Page: 336

View: 3465


The City of God is the most influential of Augustine's works, which played a decisive role in the formation of the Christian West. This book is the first comprehensive modern guide to it in any language. The City of God's scope embodies cosmology, psychology, political thought, anti-pagan polemic, Christian apologetic, theory of history, biblical interpretation, and apocalyptic themes. This book is, therefore, at once about a single masterpiece and at the same time surveys Augustine's developing views through the whole range of his thought. The book is written in the form of a detailed running commentary on each part of the work. Further chapters elucidate the early fifth-century political, social, historical, and literary background, the work's sources, and its place in Augustine's writings.The book should prove of value to Augustine's wide readership among students of late antiquity, theologians, philosophers, medievalists, Renaissance scholars, and historians of art and iconography.

A Companion to Augustine

Author: Mark Vessey

Publisher: John Wiley & Sons

ISBN: 1118255437

Category: History

Page: 640

View: 9749


A Companion to Augustine presents a fresh collection ofscholarship by leading academics with a new approach tocontextualizing Augustine and his works within themulti-disciplinary field of Late Antiquity, showing Augustine asboth a product of the cultural forces of his times and a culturalforce in his own right. Discusses the life and works of Augustine within their fullhistorical context, rather than privileging the theologicalcontext Presents Augustine’s life, works and leading ideas in thecultural context of the late Roman world, providing a vibrant andengaging sense of Augustine in action in his own time andplace Opens up a new phase of study on Augustine, sensitive to themany and varied perspectives of scholarship on late Romanculture State-of-the-art essays by leading academics in this field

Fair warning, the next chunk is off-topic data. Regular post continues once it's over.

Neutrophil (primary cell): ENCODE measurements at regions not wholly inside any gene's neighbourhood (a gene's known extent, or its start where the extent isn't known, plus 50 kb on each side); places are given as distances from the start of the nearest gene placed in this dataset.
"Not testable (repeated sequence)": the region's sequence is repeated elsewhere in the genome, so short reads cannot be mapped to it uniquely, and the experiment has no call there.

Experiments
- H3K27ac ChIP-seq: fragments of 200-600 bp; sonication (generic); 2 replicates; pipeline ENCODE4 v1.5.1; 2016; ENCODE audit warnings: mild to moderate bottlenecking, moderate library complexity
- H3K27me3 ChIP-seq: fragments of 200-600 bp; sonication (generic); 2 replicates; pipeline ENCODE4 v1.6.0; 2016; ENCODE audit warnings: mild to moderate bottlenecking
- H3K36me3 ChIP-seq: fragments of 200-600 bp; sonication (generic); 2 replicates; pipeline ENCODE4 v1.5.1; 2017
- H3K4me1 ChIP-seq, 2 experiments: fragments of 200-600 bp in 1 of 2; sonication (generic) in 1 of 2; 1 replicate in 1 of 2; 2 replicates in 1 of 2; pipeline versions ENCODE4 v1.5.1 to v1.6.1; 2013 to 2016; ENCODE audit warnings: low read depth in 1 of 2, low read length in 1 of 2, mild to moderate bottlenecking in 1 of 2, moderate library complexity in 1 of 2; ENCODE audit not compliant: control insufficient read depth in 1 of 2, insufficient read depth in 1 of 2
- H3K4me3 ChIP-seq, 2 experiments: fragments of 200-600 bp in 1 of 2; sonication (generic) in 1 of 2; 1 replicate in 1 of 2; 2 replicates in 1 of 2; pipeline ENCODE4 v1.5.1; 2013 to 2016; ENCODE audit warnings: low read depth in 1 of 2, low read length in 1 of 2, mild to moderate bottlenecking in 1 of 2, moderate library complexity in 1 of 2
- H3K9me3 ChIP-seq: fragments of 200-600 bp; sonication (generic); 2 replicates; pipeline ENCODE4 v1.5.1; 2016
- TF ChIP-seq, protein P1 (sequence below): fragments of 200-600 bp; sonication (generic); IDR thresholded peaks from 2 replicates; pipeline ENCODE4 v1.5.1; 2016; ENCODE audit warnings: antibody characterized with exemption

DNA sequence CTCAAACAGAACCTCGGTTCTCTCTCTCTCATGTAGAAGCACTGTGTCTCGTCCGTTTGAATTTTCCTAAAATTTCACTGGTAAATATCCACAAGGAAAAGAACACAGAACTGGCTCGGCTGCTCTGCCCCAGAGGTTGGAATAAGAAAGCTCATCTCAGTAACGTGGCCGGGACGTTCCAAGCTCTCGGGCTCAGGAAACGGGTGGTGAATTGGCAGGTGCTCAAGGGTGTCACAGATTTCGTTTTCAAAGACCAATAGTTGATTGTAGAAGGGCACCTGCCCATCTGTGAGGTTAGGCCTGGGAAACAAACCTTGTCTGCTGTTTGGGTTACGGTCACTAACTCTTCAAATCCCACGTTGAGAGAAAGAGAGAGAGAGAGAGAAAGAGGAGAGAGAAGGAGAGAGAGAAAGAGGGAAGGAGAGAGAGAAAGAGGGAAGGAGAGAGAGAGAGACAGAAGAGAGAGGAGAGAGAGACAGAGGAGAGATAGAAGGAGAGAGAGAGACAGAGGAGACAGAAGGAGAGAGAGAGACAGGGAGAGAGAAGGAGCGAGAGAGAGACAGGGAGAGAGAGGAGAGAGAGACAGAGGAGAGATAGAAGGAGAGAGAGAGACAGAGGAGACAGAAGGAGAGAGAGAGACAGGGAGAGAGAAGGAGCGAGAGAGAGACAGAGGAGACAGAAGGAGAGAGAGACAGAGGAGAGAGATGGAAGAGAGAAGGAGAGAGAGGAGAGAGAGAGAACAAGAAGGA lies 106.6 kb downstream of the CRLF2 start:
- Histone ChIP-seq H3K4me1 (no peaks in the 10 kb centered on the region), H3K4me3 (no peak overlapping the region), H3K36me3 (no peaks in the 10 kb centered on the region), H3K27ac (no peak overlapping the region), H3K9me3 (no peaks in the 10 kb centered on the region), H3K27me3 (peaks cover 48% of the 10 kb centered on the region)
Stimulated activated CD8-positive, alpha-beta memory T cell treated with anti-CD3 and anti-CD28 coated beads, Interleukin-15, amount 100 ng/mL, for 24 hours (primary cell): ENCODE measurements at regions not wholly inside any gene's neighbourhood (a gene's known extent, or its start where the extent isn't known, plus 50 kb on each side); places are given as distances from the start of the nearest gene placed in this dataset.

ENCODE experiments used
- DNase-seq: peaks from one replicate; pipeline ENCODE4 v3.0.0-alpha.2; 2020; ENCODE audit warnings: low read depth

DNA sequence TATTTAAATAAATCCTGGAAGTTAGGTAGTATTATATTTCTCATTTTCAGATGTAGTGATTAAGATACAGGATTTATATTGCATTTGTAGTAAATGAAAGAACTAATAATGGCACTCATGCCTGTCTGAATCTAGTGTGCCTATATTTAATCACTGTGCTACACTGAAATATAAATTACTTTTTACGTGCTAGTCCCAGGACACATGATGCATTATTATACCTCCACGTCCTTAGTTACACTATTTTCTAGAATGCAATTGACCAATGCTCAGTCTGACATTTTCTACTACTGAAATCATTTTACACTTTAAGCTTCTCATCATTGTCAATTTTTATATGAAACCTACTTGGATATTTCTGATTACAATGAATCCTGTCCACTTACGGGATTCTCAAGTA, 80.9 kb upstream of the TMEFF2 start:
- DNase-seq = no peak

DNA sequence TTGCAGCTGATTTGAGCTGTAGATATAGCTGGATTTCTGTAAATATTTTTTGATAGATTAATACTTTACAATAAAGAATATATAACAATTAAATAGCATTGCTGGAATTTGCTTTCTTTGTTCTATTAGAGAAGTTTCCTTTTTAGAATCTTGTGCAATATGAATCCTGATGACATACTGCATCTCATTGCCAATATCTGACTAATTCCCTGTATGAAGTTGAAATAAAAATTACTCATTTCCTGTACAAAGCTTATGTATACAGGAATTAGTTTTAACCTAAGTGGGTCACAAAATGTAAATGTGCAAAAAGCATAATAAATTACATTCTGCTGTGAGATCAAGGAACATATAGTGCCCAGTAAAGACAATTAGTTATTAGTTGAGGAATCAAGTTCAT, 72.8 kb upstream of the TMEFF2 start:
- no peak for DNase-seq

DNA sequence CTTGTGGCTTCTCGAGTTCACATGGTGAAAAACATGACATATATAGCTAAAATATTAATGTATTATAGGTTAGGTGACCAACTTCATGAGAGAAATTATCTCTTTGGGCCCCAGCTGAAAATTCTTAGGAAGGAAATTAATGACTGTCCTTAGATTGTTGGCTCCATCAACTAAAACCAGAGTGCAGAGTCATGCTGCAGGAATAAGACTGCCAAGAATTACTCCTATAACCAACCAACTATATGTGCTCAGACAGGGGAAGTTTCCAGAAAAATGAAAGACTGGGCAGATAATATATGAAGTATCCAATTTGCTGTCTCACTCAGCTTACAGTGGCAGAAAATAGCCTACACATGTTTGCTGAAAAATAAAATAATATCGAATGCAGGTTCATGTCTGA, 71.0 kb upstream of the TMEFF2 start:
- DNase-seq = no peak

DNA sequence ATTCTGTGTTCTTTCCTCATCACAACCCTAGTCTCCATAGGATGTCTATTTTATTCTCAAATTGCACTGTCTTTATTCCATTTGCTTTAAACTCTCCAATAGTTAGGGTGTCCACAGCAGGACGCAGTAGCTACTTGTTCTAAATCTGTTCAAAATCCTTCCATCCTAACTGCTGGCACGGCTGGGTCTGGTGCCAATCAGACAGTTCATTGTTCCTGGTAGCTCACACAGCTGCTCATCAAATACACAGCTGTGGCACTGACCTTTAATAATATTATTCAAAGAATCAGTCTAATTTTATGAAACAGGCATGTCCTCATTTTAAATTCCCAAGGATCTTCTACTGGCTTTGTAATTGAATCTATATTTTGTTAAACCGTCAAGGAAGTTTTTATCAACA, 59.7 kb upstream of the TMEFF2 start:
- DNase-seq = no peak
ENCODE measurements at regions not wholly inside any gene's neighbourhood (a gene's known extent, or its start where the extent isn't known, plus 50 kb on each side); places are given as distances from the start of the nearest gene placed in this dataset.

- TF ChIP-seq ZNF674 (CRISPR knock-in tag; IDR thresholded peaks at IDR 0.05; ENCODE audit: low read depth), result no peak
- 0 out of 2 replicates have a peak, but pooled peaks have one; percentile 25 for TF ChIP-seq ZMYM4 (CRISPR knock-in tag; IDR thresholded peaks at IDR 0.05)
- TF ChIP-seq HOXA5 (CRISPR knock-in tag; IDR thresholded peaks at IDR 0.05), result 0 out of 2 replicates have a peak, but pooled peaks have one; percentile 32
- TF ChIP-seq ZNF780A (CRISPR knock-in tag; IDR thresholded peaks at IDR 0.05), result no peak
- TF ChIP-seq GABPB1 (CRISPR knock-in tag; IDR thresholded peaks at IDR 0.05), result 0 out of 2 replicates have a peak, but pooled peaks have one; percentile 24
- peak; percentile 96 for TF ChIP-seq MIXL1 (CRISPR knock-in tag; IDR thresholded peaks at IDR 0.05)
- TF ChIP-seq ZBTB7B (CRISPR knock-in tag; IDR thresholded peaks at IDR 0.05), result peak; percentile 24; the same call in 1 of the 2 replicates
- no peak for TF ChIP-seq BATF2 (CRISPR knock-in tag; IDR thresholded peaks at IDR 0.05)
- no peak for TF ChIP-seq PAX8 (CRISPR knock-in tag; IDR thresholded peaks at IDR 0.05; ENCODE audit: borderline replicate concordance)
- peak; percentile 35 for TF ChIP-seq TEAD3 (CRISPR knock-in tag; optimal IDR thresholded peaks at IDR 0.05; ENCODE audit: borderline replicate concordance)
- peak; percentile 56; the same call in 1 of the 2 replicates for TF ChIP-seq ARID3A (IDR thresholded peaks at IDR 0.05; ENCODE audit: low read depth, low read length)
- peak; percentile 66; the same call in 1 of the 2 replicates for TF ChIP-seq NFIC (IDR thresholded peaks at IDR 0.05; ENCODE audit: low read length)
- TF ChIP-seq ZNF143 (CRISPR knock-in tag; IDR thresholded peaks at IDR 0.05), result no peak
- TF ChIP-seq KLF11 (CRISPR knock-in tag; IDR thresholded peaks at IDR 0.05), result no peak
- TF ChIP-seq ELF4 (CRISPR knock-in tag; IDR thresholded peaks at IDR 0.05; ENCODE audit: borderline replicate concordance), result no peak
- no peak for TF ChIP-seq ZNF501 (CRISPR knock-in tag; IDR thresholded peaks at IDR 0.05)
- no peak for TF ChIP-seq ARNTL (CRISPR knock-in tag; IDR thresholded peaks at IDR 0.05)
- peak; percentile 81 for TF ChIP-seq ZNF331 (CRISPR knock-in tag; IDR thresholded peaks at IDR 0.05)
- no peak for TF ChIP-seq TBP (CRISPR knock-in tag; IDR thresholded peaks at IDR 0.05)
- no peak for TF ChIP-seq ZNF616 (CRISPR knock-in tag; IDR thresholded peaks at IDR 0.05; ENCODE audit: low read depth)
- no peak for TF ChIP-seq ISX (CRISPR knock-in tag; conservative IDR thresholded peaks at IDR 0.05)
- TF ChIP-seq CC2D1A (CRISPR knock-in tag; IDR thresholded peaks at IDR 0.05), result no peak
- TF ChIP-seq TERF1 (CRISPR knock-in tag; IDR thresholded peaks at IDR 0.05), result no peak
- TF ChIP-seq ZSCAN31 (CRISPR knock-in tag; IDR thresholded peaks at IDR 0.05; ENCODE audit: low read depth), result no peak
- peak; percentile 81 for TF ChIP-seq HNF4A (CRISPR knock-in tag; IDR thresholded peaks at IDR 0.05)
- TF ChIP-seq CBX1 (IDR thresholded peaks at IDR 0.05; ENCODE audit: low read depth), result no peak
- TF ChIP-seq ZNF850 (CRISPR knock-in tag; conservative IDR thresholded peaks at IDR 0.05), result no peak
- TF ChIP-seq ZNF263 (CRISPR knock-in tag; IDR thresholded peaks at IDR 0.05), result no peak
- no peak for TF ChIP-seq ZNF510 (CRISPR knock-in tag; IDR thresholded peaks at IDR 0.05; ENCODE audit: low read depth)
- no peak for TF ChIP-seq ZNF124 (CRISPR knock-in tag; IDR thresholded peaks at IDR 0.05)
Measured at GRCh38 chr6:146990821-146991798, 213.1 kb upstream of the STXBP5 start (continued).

Augustine's Early Thought on the Redemptive Function of Divine Judgement

Author: Bart van Egmond

Publisher: Oxford Early Christian Studies

ISBN: 0198834926

Category: Religion

Page: 304

View: 7440


Augustine's Early Thought on the Redemptive Function of Divine Judgement considers the relationship between Augustine's account of God's judgement and his theology of grace in his early works. How does God use his law and the penal consequences of its transgression in the service of his grace, both personally and through his 'agents' on earth? Augustine reflected on this question from different perspectives. As a teacher and bishop, he thought about the nature of discipline and punishment in the education of his pupils, brothers, and congregants. As a polemicist against the Manichaeans and as a biblical expositor, he had to grapple with issues regarding God's relationship to evil in the world, the violence God displays in the Old Testament, and in the death of his own Son. Furthermore, Augustine meditated on the way God's judgment and grace related in his own life, both before and after his conversion. Bart van Egmond follows the development of Augustine's early thought on judgement and grace from the Cassiacum writings to the Confessions. The argument is contextualized both against the background of the earlier Christian tradition of reflection on the providential function of divine chastisement, and the tradition of psychagogy that Augustine inherited from a variety of rhetorical and philosophical sources. This study expertly contributes to the ongoing scholarly discussion on the development of Augustine's doctrine of grace, and to the conversation on the theological roots of his justification of coercion against the Donatists.